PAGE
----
The interior, much like the exterior, uses the apposition of old and new to deepen ones’ connection to the heritage of the city. Where possible, the existing levels have been left intact. However, necessary structural upgrades have put the history of the building into a greater perspective. Old growth 4×4 timbers support 2x4s on end in a floor system that (for price) would never be re-produced today; the existence of this system is hyper-accentuated because it is being sandwiched between a new structural system of smooth concrete columns intended for the office above. Other moves made to further the project’s juxtaposition include:
-the lower heritage floors have contemporary new growth wood finishes while the upper floors re-use demolished old growth structure from below
-the parking level has a polished concrete drive visibly butting up to original granite foundations
-the seventh level is set back from the parapet to separate the contemporary office from the heritage building
-there is an enormous punch window with frit through south façade of the heritage building
-pilasters have been removed for lighting, such that the arches “hover” in mid-air along the east façade
The project is equally successful in evoking historic memory as it is in showcasing sustainable practice. The developer was further convincing by scoring LEED points. While the merit of the LEED system may be under question, showcasing green design is a respectable ambition. The evident accentuation of brise soleils, glass frits, and a tenant-accessible green roof indicate future possibilities of contemporary building practice in the city.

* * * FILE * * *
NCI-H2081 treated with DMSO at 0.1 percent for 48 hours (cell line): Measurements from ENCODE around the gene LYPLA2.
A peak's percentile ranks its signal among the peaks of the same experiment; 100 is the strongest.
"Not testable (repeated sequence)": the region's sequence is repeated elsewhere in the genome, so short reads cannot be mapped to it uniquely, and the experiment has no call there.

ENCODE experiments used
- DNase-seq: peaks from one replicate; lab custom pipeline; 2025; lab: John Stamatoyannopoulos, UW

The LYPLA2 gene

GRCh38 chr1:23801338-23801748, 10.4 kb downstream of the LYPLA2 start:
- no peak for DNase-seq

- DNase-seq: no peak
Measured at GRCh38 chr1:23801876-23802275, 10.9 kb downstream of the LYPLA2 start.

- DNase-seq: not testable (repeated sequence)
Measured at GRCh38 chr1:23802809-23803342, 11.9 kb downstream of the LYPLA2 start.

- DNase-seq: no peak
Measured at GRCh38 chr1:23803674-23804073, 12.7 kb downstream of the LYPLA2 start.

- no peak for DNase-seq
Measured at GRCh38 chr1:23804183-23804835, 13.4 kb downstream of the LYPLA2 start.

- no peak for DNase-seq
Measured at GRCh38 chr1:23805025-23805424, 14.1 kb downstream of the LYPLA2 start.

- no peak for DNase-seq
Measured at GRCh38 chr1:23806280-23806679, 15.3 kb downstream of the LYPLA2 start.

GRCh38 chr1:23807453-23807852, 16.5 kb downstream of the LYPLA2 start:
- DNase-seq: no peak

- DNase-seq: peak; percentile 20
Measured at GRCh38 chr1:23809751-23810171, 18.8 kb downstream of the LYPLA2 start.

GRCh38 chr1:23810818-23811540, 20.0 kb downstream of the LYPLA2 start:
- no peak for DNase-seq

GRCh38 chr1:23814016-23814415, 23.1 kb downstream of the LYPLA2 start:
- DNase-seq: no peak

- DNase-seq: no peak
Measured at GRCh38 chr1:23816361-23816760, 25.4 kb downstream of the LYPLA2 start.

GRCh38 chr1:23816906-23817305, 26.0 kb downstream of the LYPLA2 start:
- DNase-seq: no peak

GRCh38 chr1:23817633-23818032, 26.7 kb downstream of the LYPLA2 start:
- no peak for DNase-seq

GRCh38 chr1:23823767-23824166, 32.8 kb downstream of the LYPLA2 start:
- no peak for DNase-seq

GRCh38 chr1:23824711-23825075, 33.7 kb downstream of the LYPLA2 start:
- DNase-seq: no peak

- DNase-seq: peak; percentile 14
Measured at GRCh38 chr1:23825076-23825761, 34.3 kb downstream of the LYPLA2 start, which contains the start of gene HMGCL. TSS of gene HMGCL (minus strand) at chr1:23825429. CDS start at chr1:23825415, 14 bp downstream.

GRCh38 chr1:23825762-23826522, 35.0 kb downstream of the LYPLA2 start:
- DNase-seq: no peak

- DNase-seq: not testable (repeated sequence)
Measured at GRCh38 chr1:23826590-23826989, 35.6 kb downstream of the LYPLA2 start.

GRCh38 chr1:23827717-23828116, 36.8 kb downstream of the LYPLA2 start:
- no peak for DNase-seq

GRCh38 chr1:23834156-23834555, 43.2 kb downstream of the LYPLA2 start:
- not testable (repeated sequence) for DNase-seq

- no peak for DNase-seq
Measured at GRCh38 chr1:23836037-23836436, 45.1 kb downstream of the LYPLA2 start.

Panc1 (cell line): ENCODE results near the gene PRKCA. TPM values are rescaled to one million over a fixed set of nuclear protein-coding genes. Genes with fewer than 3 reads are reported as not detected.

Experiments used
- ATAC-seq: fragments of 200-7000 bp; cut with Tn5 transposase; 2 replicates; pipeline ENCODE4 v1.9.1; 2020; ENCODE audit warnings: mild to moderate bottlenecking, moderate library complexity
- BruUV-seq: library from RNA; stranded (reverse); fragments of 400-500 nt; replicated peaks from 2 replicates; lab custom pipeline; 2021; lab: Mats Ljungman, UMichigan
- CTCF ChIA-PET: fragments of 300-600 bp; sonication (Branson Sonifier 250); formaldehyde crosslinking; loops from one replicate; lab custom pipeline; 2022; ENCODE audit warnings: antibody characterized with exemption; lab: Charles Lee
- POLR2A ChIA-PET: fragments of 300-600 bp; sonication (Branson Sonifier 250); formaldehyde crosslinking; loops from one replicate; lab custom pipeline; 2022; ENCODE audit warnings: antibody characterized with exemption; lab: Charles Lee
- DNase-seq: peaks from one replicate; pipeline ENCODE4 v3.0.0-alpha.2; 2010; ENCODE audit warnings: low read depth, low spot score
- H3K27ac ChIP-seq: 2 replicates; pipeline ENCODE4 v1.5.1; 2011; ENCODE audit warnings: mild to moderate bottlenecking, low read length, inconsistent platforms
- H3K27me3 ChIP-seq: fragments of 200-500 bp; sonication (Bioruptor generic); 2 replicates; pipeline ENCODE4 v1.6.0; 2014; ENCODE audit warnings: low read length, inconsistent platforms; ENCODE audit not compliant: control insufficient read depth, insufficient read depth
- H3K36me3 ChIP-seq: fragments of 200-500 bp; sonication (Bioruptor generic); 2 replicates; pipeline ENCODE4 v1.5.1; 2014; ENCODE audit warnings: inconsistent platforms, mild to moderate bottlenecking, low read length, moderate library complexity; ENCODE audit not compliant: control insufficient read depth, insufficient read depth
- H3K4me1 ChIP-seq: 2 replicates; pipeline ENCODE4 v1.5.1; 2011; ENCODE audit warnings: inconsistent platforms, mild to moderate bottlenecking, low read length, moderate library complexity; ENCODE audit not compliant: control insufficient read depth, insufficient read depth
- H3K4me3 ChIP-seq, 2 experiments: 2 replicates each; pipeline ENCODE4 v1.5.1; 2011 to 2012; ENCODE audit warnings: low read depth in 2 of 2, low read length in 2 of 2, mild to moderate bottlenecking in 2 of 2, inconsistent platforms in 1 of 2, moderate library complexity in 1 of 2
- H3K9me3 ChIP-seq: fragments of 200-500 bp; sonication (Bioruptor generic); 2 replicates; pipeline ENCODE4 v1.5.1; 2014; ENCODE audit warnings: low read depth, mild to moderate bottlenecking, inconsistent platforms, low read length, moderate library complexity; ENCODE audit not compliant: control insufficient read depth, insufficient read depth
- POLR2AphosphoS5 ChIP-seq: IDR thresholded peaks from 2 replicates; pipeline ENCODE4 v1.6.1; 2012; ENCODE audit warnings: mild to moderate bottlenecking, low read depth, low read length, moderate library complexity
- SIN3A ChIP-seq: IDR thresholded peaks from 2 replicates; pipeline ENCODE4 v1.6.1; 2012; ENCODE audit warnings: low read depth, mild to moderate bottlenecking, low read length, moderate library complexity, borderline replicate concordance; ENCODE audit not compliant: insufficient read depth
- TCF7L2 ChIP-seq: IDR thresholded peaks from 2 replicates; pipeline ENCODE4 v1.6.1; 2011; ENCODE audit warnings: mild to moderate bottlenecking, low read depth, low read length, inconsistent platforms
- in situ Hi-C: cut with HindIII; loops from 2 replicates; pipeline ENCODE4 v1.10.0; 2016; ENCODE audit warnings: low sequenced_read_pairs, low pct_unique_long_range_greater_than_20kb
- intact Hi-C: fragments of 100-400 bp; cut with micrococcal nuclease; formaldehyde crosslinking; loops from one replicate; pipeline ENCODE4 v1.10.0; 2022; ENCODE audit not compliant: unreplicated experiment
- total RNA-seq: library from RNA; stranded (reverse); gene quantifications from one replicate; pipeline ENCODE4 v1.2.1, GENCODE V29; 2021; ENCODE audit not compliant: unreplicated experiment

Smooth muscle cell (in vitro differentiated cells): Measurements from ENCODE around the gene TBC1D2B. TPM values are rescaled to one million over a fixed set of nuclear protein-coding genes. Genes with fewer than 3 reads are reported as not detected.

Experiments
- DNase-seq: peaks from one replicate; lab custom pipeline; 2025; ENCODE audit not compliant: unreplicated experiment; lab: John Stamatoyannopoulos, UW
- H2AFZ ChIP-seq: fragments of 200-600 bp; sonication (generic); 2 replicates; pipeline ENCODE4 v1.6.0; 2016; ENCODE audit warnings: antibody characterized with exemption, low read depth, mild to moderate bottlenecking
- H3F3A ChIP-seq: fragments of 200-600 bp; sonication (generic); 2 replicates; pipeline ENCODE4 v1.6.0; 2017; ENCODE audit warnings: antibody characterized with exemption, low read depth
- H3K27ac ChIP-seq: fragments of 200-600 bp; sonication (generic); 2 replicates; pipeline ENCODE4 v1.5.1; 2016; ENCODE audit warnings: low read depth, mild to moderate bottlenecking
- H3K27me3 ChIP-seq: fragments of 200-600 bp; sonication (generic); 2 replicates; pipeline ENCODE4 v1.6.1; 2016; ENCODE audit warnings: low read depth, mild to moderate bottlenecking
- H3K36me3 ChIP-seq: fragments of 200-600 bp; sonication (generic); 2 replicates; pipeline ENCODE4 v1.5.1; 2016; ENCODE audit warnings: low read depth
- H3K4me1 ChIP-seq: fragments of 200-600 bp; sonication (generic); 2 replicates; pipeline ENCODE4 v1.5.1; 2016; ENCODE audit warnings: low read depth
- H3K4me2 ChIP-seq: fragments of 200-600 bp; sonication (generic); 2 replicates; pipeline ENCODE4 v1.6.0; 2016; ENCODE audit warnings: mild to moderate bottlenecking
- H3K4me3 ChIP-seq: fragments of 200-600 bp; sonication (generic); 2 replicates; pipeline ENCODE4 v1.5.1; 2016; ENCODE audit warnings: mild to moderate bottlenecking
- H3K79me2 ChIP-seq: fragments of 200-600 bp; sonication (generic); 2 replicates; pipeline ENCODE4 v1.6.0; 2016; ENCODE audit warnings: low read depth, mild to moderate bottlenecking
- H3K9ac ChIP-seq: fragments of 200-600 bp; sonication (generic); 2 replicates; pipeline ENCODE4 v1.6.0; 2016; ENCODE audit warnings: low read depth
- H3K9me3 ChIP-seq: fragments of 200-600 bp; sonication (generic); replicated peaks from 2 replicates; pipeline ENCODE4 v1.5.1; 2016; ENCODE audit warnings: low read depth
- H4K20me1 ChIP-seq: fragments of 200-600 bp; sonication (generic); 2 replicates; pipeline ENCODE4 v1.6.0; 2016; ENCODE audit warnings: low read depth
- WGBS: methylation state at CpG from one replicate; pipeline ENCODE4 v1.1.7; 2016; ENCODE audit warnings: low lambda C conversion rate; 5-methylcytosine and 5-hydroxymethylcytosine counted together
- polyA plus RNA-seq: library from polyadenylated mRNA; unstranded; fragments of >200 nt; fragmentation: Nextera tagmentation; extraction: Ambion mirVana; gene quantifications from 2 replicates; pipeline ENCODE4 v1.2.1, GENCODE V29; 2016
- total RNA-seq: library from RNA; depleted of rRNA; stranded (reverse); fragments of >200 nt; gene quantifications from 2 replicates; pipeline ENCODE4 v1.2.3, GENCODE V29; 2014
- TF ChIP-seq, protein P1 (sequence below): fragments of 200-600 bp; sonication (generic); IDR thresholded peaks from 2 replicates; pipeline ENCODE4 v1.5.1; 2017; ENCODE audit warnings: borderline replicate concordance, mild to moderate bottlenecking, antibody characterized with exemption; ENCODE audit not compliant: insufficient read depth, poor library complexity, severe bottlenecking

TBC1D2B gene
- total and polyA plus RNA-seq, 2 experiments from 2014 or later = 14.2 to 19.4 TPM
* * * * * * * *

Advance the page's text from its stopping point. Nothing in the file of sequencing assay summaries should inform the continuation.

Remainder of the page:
Variety to Urban Fabric
With respect to the demands of the city for architecture which helps to break Vancouver out of the banality of its spandex urbanism, the project will boast one of the first “truly European” experiences in the city. The developer is building out the ground floor (which is level 4 as a result of the impressive four-storey change in grade between Beatty Street and the alley below) as a chic restaurant (Chambar) to look over the Keefer Steps and Stadium-Chinatown SkyTrain station. The confluence of individuals with no vehicle traffic and steep grade change will privilege the European notion of flânerie, which in a contemporary context could be interpreted as lounging and people-watching.
A constellation of factors, from challenging land prospects, to demanding consumers, and the evolution of developers, city planners and design offices, may be awakening Vancouver into a truly vibrant city. 564 Beatty shows us that this is possible, and hopefully the trend continues.
James Bligh is a Master of Architecture thesis student, under the guidance of Professor John Shnier, at the University of Toronto’s Daniels Faculty of Architecture, Landscape, and Design; James’ studies focus on the phenomenological bonding that takes place between people and architecture, and the strategies architects use to develop those bonds within the current discourse.
More photos of 564 Beatty Street:
Before and after photos: